Sprite’s Quest - Seedling Saga, developed by CFORP based in Canada, has won bronze honors in the 2016 International Serious Play Awards competition under the K-12 Geography category.
This is a series of two 2D platformer games developed to introduce 7th and 8th graders to various concepts of physical and human geography. The Serious Games have taken 2 years to complete from concept to pilot product. They are available in French and English, through Unity web player and as native iOS and Android tablet apps.
In the game, map and graph literacy questions, factoids, and item collection create moments of explicit learning, while the gaming component uses a “Preparation for Future Learning” approach. By recognizing vocabulary, events, and features including graphics, capabilities, and limitations of a certain level, students gain experience with geographical features and relationships of a real-world location. The intent is to then further explore their “first-hand” experience with geographic phenomena and unpack the important concepts in a literacy component that accompanies the game.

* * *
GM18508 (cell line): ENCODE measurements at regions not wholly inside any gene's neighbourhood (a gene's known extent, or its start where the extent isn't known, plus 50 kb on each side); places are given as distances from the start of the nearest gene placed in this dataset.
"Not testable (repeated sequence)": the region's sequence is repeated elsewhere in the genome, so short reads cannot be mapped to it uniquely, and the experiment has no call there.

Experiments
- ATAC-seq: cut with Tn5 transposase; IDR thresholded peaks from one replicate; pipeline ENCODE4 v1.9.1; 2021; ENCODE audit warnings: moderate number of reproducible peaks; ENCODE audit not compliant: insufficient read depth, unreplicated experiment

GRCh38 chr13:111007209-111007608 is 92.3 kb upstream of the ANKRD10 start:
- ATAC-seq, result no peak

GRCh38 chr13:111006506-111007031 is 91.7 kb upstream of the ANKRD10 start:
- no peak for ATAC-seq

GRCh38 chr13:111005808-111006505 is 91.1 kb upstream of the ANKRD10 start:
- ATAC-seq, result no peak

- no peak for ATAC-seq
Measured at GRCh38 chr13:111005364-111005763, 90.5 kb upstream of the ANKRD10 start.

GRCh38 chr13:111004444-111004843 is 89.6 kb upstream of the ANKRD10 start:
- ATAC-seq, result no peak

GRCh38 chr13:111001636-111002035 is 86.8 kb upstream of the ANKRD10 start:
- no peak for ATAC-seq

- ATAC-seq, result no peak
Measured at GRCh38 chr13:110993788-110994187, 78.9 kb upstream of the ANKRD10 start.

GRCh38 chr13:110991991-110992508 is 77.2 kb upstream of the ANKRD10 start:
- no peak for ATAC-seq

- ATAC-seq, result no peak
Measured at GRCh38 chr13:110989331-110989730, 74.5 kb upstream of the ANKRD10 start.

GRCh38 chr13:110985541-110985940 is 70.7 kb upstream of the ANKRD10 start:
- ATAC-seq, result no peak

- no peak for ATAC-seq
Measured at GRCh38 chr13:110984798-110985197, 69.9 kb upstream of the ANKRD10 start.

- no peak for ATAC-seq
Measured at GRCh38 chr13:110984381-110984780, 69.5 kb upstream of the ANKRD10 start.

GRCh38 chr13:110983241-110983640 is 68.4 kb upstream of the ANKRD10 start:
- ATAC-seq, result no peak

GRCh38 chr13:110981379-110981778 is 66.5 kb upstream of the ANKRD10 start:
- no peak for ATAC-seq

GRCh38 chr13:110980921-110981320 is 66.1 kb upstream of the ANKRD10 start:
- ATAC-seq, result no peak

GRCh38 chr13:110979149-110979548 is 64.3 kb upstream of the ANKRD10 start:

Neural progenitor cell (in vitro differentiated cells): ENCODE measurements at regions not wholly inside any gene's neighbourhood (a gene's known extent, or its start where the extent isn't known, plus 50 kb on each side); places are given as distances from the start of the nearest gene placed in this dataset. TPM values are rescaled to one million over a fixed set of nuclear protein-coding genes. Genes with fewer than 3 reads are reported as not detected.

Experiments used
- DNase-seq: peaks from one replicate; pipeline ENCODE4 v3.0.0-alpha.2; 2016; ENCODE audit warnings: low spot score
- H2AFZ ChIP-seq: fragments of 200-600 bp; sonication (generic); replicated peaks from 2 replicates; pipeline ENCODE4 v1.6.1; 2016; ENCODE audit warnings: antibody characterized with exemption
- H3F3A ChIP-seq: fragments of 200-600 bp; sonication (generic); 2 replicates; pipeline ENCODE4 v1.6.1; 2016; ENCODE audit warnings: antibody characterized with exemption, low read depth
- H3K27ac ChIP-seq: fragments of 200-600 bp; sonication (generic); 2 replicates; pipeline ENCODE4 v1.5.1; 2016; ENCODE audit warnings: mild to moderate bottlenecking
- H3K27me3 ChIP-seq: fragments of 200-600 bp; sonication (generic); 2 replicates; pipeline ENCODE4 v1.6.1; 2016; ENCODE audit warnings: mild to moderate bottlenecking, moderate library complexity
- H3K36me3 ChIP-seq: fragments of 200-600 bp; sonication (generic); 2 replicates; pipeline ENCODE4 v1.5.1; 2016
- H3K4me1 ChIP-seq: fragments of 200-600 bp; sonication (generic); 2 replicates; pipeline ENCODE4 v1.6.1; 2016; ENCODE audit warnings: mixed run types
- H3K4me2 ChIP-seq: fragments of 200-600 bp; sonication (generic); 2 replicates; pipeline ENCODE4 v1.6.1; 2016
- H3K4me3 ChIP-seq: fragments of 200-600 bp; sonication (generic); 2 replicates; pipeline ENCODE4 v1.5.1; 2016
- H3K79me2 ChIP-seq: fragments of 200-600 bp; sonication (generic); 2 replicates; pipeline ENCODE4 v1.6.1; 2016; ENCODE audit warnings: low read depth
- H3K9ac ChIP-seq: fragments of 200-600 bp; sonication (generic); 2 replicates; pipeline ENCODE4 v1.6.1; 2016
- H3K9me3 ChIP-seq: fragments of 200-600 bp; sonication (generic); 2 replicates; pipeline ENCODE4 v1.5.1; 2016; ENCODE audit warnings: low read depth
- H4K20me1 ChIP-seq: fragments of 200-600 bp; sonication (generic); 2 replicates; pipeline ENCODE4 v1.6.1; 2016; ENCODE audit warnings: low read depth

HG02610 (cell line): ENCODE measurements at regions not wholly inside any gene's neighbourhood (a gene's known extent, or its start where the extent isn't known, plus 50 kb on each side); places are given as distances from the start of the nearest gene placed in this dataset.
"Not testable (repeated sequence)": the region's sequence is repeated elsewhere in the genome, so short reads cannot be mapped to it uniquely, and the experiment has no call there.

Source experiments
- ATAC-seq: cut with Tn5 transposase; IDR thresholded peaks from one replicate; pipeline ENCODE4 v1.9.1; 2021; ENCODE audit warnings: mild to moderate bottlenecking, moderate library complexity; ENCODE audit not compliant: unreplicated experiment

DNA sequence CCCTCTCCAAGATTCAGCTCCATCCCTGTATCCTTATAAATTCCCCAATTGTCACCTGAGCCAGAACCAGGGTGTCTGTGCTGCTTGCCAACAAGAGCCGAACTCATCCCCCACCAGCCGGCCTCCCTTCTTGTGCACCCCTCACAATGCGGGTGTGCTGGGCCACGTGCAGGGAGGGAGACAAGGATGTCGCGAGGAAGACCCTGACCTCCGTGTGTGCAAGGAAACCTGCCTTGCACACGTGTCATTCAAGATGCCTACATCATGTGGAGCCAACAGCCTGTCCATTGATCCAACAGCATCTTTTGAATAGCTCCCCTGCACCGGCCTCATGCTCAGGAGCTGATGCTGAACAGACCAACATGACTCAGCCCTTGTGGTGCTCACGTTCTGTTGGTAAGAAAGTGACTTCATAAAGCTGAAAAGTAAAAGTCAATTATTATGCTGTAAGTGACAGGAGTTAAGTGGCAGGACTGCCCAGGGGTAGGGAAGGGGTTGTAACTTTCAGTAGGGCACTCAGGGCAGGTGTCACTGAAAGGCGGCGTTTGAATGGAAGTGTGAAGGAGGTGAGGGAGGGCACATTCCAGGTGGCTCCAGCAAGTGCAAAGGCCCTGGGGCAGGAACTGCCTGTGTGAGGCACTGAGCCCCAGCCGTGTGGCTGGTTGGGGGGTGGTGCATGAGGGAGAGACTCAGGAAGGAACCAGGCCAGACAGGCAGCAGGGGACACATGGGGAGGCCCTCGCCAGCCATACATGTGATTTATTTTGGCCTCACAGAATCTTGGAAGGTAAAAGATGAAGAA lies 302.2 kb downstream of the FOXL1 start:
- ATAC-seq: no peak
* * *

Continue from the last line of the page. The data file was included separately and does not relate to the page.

The game starts when a water sprite is surprised by a group of seedlings in its home cloud. The sprite decides to bring the seedlings back to their respective homes on Earth after it learns that the seedlings accidentally followed the sprite back to its cloud during its travels.
While kids love Sprite’s Quest because of its classic game mechanics well suited for their age, they implicitly take in visual information about the landscapes they are travelling in.
Students are taken to six different geographic locations re-imagined as 2D game terrain. The gaming component lets players move the sprite, jump, and use water powers and state change to alter the terrain and/or move forward in their quest.
Through the highly accurate and spectacular visuals, students discover the physical geography of countries illustrating their geography curriculum. The game acts as a “curiosity enhancer”.
The value proposition of utilizing classic game mechanics to fully engage grade 7 and 8 Geography students is fully met, blurring the line between gameplay and learning contexts: game elements and instructional elements are seamlessly integrated and connection transparent to the player.
According to the developers, teachers appreciate the resource because it is well suited for 21st century's learning abilities and therefore helps them into offering dynamic courses. In French schools, it is most appreciated as it is one of the few educational games available to complete regular lessons on the subject.